When grazing animals reduce biomass and litter and/or change plant species composition, nutrient cycling and energy flow can also be altered. This alteration has an indirect effect on biodiversity in that changes in nutrient cycling can initiate changes in habitat diversity. If grazing animals suppress nitrogen-fixing plants, less nitrogen may be available to the system. Because herbivores feed selectively, their food items usually have higher nutrient content than vegetation not selected. These same highly digestible plants are also those that, if allowed to become litter, would decompose relatively rapidly. If grazing is not managed to prevent the decline of preferred forage plants and the concomitant increase of unpalatable, less-degradable plants, rates of nutrient cycling may decline. Aboveground herbivory can decrease aboveground biomass, belowground production, soil elevation, and expansion of the root zone. Grazing can have a negative effect on the soil-building process.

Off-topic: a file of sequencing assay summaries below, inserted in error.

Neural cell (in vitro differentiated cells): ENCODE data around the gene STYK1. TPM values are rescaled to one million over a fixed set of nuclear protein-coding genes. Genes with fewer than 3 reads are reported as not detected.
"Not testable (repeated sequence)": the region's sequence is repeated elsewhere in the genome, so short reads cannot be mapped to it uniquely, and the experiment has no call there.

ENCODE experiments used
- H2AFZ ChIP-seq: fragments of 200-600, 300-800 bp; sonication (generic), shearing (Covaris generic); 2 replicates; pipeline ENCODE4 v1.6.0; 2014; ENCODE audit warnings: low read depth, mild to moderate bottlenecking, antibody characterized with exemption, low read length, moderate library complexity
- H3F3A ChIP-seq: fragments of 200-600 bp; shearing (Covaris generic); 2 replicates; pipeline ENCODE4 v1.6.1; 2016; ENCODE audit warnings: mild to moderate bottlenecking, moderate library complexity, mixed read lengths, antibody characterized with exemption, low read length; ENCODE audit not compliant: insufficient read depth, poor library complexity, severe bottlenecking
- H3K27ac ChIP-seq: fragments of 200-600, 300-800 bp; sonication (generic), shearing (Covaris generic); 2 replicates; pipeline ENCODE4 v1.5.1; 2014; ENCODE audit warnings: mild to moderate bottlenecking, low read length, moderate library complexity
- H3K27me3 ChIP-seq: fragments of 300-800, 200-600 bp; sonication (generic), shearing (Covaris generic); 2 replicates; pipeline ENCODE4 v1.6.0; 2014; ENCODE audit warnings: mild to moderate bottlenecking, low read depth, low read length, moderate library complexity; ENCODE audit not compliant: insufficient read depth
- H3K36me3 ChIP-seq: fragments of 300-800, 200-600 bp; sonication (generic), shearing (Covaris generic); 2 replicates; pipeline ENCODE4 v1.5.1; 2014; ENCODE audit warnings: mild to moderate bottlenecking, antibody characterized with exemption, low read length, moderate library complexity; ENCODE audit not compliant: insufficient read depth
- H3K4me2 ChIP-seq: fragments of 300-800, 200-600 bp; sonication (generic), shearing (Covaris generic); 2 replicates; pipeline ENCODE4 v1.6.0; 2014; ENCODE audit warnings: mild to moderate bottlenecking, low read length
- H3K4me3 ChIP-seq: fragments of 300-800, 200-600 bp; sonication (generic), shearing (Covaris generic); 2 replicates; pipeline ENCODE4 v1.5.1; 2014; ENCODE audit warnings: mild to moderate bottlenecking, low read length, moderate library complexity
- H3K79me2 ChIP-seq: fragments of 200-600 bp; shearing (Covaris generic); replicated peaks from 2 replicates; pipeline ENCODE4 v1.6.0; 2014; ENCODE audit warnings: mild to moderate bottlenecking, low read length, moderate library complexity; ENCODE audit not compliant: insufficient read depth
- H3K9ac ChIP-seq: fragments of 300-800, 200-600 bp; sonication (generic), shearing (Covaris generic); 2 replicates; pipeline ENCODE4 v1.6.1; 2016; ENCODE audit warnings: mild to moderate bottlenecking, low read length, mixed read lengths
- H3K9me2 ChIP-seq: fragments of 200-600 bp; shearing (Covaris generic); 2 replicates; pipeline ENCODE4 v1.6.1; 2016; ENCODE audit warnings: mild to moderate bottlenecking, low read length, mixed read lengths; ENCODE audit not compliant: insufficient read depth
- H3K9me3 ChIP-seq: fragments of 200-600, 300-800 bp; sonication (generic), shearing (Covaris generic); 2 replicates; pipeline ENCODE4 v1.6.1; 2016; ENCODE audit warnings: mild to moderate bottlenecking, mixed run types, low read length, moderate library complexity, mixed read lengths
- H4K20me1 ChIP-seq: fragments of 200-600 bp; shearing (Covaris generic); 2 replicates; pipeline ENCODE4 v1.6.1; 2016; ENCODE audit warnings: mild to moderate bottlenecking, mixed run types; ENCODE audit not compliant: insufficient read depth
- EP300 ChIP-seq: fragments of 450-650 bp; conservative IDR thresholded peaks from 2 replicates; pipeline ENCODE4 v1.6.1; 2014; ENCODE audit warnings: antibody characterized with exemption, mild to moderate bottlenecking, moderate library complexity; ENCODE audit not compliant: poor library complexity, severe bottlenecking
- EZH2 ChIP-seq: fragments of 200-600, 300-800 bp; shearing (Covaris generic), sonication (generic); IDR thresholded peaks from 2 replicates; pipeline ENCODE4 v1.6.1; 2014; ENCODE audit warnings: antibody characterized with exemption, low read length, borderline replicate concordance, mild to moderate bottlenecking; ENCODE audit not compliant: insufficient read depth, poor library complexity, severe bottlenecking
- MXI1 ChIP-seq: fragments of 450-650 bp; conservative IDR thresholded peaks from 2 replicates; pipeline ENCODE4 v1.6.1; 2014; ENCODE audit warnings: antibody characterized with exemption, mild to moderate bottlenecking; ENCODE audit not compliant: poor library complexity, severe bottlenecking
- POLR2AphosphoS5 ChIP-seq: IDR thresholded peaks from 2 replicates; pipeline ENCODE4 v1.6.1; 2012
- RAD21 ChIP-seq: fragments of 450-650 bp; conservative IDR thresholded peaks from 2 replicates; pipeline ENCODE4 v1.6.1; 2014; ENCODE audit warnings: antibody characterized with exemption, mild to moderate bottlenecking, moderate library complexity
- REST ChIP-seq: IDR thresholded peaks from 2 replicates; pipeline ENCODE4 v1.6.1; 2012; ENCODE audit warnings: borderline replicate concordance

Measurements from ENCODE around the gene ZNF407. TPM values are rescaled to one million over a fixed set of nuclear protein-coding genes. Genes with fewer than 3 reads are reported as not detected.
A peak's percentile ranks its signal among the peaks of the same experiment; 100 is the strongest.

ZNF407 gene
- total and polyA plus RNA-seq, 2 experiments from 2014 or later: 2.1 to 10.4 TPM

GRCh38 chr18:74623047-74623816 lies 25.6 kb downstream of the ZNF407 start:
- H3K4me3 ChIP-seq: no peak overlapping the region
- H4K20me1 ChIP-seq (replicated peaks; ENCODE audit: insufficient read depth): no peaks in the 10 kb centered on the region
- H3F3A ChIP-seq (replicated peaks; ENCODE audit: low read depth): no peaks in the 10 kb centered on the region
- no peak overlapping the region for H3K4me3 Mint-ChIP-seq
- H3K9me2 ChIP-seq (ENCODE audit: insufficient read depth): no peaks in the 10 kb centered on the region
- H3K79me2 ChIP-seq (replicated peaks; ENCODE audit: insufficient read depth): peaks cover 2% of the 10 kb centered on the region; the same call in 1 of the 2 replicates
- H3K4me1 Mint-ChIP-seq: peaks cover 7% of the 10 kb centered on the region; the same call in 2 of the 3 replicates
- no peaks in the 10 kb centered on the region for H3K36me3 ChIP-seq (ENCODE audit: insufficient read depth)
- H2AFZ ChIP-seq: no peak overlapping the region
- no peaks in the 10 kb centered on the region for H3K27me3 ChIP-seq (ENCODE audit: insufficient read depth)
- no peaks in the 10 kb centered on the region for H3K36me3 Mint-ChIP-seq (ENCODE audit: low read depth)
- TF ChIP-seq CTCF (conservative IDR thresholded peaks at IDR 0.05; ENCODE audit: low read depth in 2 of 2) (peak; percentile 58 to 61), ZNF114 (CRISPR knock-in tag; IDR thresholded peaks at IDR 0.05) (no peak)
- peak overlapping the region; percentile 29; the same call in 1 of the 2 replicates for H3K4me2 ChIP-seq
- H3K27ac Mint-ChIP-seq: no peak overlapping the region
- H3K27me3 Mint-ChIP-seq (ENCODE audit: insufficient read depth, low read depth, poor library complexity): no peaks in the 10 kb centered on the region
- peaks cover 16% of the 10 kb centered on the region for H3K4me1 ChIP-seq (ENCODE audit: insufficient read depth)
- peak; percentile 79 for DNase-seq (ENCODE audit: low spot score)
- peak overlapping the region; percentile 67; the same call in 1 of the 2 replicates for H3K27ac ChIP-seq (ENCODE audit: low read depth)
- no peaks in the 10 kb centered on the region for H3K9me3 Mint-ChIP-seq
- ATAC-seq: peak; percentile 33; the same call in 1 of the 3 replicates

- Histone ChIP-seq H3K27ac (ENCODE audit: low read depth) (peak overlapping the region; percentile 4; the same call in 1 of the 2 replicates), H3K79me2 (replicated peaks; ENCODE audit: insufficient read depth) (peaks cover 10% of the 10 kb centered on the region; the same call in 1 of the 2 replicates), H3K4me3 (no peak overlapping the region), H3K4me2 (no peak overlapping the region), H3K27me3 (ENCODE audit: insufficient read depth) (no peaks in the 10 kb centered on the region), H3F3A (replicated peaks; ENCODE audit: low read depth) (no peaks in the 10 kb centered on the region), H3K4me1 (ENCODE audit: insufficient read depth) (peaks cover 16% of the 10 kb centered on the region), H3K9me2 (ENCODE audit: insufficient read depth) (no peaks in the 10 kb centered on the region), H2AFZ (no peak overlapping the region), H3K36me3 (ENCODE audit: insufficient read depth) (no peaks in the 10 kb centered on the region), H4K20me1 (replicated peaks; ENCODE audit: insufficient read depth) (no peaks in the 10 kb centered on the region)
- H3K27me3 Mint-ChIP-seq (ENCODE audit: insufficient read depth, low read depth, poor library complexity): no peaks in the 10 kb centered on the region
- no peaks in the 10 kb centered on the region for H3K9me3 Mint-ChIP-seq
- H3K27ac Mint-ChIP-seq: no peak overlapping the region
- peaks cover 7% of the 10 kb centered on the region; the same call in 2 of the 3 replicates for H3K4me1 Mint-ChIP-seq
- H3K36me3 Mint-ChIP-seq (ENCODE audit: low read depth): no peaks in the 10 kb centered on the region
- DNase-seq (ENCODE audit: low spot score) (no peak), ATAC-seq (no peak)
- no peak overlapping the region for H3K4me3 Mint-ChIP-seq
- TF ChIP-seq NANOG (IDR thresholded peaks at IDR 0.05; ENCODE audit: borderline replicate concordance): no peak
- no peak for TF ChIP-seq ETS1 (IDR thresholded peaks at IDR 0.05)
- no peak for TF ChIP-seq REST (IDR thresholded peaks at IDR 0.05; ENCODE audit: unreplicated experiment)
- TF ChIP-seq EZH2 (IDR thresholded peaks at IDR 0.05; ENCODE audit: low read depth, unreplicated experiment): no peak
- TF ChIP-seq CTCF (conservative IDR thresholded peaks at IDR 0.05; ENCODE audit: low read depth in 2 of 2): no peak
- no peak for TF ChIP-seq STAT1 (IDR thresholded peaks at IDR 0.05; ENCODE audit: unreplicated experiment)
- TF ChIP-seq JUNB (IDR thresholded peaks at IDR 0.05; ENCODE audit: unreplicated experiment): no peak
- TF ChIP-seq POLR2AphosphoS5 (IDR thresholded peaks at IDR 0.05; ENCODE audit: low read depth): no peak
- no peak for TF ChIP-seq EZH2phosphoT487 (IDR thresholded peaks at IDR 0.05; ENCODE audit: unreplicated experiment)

Conversely, grazing can increase nutrient cycling through the deposition of urine and dung to contribute to the pool of nitrogen in the soil that is readily available for plant growth. This process decreases the carbon-to-nitrogen ratio of the soil, which increases litter decomposition rates. Also in some cases, higher availability of soil nitrogen enhances the productivity of deciduous species, while low availability enhances conifer production.
Deciduous species have more potential as forage plants and themselves provide more readily decomposed litter than conifers.
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